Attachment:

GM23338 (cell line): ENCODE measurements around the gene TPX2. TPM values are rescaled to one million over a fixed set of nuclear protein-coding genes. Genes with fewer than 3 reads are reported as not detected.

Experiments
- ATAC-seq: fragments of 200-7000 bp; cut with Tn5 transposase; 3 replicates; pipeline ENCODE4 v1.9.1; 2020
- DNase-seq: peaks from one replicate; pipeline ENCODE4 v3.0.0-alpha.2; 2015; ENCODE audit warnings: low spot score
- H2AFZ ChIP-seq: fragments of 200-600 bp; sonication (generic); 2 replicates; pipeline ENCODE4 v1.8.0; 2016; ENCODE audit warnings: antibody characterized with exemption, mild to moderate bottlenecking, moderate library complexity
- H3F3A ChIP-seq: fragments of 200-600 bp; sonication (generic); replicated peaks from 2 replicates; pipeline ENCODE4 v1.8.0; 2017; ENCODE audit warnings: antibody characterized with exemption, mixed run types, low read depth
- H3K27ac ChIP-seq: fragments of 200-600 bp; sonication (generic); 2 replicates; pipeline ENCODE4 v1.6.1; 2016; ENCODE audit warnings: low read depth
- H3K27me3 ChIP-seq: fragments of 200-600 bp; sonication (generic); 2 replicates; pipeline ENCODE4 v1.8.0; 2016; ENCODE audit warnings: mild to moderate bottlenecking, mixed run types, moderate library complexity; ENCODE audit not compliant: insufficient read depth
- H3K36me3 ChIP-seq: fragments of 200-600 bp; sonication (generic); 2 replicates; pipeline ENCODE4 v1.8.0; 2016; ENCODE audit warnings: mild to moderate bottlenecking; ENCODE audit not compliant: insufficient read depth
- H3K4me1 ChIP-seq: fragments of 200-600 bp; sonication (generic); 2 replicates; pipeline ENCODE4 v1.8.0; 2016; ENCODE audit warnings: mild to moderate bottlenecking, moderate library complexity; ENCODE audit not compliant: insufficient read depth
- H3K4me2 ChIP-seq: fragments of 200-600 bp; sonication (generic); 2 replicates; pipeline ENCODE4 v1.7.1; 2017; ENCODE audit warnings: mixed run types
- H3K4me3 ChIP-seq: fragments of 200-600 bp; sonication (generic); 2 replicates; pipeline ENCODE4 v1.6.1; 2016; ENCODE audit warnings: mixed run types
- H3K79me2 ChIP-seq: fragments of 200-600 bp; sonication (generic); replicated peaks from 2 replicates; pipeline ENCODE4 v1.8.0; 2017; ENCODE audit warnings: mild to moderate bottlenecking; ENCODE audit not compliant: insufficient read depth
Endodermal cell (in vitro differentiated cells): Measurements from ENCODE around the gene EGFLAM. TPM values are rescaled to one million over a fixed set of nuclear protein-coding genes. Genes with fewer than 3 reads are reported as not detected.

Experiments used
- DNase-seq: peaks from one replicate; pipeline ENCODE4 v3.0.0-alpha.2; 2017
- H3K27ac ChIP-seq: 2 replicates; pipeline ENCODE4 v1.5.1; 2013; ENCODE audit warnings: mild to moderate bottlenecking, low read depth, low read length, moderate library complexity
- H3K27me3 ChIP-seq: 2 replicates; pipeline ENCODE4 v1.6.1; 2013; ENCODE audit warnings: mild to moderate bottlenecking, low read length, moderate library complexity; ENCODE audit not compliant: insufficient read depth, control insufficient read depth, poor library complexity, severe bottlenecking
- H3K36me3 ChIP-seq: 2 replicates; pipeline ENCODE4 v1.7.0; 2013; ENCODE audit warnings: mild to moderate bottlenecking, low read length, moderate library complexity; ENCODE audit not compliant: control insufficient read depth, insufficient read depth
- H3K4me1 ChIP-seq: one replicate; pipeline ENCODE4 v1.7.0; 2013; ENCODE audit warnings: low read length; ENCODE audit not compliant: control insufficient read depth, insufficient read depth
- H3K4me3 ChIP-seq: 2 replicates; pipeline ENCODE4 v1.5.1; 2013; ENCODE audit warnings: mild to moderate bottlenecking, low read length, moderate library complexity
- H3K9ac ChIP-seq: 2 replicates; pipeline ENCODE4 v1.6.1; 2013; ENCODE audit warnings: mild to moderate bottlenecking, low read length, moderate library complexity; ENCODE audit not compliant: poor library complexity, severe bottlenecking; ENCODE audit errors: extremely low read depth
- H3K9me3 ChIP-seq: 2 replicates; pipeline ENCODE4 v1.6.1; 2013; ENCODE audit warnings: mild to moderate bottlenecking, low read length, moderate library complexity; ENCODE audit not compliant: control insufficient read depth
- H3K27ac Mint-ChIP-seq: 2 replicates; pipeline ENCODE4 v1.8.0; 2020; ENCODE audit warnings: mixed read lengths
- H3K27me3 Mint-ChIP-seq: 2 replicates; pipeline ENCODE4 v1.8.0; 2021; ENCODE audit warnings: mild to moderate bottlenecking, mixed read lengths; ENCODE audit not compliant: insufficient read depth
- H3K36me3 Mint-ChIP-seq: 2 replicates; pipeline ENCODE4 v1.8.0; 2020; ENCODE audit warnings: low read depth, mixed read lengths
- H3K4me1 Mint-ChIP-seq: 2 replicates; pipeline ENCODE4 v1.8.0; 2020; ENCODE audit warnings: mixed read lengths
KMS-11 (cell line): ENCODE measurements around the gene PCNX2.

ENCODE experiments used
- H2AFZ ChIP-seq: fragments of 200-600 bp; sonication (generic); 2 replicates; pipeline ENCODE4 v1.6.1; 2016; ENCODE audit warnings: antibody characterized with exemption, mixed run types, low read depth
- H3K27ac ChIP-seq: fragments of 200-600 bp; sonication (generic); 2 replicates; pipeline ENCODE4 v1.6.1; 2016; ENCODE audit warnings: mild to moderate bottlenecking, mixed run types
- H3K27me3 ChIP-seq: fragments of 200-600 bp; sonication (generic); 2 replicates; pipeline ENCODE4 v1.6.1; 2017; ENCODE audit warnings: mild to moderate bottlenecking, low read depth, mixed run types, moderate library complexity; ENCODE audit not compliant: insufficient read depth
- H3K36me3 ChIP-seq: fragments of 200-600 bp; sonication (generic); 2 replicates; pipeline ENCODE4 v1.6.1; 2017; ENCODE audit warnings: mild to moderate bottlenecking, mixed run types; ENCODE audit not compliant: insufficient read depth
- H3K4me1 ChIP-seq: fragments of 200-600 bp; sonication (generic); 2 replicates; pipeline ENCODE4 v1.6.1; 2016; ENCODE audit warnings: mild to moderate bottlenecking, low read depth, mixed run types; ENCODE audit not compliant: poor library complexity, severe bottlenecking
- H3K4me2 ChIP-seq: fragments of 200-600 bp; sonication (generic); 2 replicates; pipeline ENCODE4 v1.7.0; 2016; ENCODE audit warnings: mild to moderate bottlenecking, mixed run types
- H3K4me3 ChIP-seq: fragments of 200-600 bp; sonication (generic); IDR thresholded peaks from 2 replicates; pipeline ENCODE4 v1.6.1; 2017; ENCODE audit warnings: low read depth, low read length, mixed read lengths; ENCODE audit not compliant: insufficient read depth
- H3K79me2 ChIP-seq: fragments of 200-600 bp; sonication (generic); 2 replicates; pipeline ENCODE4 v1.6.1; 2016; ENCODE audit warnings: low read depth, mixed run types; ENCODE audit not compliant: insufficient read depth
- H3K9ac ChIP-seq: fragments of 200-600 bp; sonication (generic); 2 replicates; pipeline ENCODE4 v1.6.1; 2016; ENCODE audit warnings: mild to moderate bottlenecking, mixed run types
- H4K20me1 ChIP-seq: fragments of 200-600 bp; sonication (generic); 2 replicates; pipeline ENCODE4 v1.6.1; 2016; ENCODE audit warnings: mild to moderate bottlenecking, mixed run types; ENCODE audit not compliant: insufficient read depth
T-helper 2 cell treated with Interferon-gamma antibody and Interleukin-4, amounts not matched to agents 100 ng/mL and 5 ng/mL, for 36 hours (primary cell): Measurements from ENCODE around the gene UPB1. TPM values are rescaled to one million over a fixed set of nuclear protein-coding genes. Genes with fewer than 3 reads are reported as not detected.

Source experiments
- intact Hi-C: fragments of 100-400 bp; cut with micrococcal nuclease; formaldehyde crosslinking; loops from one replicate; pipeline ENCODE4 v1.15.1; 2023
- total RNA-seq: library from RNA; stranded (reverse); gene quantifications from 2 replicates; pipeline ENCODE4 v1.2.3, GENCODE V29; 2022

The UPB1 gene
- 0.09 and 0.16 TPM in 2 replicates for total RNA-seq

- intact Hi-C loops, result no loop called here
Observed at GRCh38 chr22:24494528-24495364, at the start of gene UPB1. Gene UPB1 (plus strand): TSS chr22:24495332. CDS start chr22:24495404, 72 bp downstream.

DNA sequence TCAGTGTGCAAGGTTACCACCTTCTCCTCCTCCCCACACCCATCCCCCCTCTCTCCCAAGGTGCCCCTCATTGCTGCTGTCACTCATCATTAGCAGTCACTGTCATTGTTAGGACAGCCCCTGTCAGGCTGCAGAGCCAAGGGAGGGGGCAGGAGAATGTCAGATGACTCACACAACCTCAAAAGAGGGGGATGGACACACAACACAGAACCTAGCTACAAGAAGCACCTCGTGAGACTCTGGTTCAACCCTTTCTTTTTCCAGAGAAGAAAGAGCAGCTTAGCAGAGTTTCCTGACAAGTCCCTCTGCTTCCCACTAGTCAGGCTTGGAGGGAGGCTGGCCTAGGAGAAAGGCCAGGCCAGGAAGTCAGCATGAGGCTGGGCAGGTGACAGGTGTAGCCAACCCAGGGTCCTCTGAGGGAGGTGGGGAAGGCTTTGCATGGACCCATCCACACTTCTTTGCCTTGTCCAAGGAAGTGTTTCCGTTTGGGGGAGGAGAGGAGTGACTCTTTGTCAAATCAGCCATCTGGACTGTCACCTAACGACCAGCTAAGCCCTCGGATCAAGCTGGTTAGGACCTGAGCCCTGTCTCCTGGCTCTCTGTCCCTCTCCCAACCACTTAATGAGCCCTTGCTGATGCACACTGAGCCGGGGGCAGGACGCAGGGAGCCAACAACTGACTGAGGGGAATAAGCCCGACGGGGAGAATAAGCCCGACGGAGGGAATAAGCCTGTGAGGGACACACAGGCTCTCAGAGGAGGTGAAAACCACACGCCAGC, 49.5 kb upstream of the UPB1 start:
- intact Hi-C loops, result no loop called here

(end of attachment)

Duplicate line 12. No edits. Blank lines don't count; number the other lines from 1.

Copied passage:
- H3K4me3 ChIP-seq: fragments of 200-600 bp; sonication (generic); 2 replicates; pipeline ENCODE4 v1.6.1; 2016; ENCODE audit warnings: mixed run types